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Matthew Stafford showed Sunday he's worth the $135 million payday

ALLEN PARK, Mich. -- Matthew Stafford’s first pass as the highest-paid player in the NFL went about as poorly as possible.

He dropped back to throw. His receiver, Golden Tate, was hit coming over the middle. Never had a chance at it as the ball hit Justin Bethel in the chest and he returned it 82 yards for a touchdown.

Stafford started slow Sunday against Arizona. He completed 5 of his first 8 passes (including 3 of his first 6). His team didn’t get a first down until less than a minute remained in the first quarter. The offense looked out of sync, the quarterback not yet ready for games to begin.

“I’m not fired up having to try and make a tackle on the first pass I throw. Not fun,” Stafford said. “I guess, I think right as I was cutting that thing loose, GT got banged by the Mike. Unfortunate. Wish I would have seen it a little bit better and maybe pulled it back. I mean, shoot, anything’s better than that, right?

“Not fun. But I’ve thrown interceptions in this league. Probably throw another one. I got to keep playing, man, that’s for my team, right? Keep playing. That’s what we talk about. It takes four quarters and I think the guys in our locker room know that. Our head coach knows it. We just go out there and keep playing. Keep trying to play better and play better and play better and we did [Sunday] and got the win.”

What happened after the rough start is why the Lions decided to invest $135 million in their quarterback to keep him around for the next six seasons. After the first quarter, Stafford completed 72.7 percent of his passes. He threw for four touchdowns, no interceptions and 267 yards.

His overall 70.7 completion percentage was the 10th time under offensive coordinator Jim Bob Cooter he completed at least 70 percent of his throws. The Lions have yet to lose a game with Cooter as the coordinator when he’s hit that number.

Stafford did some of this, too, looking like the old, pre-Jim Caldwell version of Matthew Stafford. Not with inaccuracy, but with taking chances downfield. He completed 5 of 6 of his downfield attempts (15 yards or longer). He also made opponents pay for not blitzing in the second half, completing 8 of 10 passes for 105 yards and three of his four touchdowns. He showed touch on a corner-route touchdown to Kenny Golladay and that he can still throw as strong as ever with a 45-yard touchdown to Golladay that helped seal the game.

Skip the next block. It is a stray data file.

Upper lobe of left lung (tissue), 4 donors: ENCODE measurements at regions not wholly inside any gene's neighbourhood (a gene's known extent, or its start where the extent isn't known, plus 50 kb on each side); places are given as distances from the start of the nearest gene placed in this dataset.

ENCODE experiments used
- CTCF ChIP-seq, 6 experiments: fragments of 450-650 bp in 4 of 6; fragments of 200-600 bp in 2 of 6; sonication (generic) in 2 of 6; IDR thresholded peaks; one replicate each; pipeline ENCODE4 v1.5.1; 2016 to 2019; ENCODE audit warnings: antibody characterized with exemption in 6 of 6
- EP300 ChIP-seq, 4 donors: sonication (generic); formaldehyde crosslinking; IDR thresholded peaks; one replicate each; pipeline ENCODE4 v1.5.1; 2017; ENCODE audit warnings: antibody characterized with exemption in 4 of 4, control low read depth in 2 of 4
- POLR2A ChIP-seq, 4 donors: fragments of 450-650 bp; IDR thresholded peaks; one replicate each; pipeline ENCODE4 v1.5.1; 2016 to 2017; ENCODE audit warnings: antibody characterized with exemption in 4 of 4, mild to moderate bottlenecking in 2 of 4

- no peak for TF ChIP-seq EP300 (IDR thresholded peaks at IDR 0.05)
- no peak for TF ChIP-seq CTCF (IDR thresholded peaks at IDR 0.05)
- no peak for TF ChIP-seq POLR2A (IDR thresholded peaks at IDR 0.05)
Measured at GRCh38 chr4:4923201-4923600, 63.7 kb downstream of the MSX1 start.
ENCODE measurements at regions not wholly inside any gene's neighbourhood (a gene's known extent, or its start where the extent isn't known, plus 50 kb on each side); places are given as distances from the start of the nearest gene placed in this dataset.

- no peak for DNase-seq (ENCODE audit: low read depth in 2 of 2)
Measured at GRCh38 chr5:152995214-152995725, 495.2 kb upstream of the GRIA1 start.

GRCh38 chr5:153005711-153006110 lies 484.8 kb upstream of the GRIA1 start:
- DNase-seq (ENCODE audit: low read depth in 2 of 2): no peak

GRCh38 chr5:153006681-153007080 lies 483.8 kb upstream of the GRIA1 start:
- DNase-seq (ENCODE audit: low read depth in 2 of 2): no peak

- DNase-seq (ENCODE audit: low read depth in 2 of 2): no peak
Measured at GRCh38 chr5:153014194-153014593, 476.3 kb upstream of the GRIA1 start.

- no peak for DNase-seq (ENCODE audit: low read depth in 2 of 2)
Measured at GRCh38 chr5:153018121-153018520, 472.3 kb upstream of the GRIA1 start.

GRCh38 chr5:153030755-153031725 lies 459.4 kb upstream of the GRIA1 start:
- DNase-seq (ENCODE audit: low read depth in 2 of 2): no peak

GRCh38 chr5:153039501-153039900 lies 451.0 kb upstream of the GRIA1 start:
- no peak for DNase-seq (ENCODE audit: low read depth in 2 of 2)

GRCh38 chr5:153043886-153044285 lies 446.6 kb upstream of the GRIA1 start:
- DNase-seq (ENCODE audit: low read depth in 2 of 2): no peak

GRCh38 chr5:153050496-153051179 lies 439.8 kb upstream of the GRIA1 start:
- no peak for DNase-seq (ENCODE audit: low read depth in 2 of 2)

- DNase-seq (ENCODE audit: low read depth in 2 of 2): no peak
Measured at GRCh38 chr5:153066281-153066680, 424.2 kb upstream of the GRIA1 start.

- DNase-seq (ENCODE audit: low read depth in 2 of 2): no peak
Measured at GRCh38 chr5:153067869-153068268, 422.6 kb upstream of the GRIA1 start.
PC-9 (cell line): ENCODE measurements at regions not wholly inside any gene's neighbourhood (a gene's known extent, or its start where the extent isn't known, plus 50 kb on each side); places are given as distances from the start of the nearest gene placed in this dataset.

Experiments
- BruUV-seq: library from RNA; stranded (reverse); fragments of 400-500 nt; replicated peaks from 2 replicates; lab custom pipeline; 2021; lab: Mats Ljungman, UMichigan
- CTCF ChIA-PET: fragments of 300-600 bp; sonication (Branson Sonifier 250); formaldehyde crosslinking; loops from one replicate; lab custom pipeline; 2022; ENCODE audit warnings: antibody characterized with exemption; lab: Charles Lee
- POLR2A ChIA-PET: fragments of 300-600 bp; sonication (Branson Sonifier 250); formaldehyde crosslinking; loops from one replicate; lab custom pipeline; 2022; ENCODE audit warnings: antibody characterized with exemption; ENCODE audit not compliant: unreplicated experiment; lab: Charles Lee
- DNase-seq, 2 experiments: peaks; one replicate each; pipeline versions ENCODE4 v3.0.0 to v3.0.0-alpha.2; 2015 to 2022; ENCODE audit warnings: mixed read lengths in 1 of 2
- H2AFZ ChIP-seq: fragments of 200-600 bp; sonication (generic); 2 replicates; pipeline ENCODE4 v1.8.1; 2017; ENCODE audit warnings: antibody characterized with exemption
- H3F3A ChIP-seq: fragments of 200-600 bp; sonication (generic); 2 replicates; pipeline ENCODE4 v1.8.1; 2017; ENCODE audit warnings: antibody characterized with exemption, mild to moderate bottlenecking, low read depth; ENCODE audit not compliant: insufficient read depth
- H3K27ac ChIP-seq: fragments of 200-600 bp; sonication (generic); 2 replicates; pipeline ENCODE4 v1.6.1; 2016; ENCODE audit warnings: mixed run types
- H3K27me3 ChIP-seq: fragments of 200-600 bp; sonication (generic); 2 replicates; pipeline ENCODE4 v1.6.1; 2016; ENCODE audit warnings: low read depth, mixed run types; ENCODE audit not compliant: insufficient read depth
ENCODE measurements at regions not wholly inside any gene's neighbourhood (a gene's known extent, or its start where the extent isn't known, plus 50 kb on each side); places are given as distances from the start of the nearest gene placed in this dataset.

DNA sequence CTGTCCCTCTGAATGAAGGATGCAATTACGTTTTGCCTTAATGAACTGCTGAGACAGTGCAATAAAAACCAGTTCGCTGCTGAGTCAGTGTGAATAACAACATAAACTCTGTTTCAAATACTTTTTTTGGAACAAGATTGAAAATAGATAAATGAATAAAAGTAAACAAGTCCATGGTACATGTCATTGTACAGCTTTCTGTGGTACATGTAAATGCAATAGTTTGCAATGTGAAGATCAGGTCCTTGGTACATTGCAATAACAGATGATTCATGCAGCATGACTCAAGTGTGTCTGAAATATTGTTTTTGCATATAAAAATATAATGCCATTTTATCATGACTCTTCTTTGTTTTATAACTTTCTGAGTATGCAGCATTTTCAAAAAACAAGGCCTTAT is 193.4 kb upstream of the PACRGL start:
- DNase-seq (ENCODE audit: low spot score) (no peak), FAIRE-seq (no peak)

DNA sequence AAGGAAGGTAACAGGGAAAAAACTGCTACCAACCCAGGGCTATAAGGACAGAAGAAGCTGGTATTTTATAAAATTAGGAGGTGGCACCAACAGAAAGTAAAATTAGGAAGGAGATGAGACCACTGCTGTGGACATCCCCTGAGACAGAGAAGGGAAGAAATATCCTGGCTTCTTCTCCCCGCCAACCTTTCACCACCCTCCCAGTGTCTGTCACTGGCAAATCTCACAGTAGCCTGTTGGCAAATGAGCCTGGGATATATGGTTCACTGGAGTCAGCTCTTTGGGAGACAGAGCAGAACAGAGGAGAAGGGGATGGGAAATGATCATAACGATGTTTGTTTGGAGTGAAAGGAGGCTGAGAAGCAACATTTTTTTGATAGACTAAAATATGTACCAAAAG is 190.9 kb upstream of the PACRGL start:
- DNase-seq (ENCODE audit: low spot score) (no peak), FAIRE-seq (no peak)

“Obviously, don’t want to throw a touchdown to the other team on my first pass of the season," Stafford said. "But we’re a resilient group.”

Resiliency was a word he used a lot this week. He believes he is a resilient person. Showed it, too, both early in his career when he played through an injured shoulder to beat the Browns as a rookie and later on when he led Detroit to comeback win after comeback win last season.

His play Sunday, again, showed his resiliency. Showed that it rubs off on his teammates, too. And after looking around the league at some other quarterback play -- even across the sidelines at Arizona’s Carson Palmer, who threw three interceptions right at Detroit defensive backs, there’s little question of Stafford’s worth.

Stafford’s completion percentage was sixth in the league in Week 1. His 292 yards were seventh and his four touchdowns tied with Alex Smith for the most in the NFL.

If it seems like this is harping on completion percentage, that’s an important number for Stafford. One of the reasons he went to an independent quarterback coach this offseason was to become a more accurate passer. One of the goals he and Lions quarterbacks coach Brian Callahan had for this season was to improve his completion percentage 4-to-5 percent. That’s two-to-three more completions a game.

Yes, this is only one game, but Stafford’s 70.7 completion percentage is 5 percent better than last year’s 65.3 completion percentage. So for one week, he’s on pace to match it.

But moreover, Stafford has continued to look like a quarterback who is getting better. Games like Sunday are what are expected from Stafford now, instead of what the Lions hope to possibly get. That’s the benchmark for a player making the type of money he is.

For at least for one week, he showed that he’s able to be reach it, and if he’s able to sustain it, the money Detroit paid him might end up looking pretty good by the time the contract is done.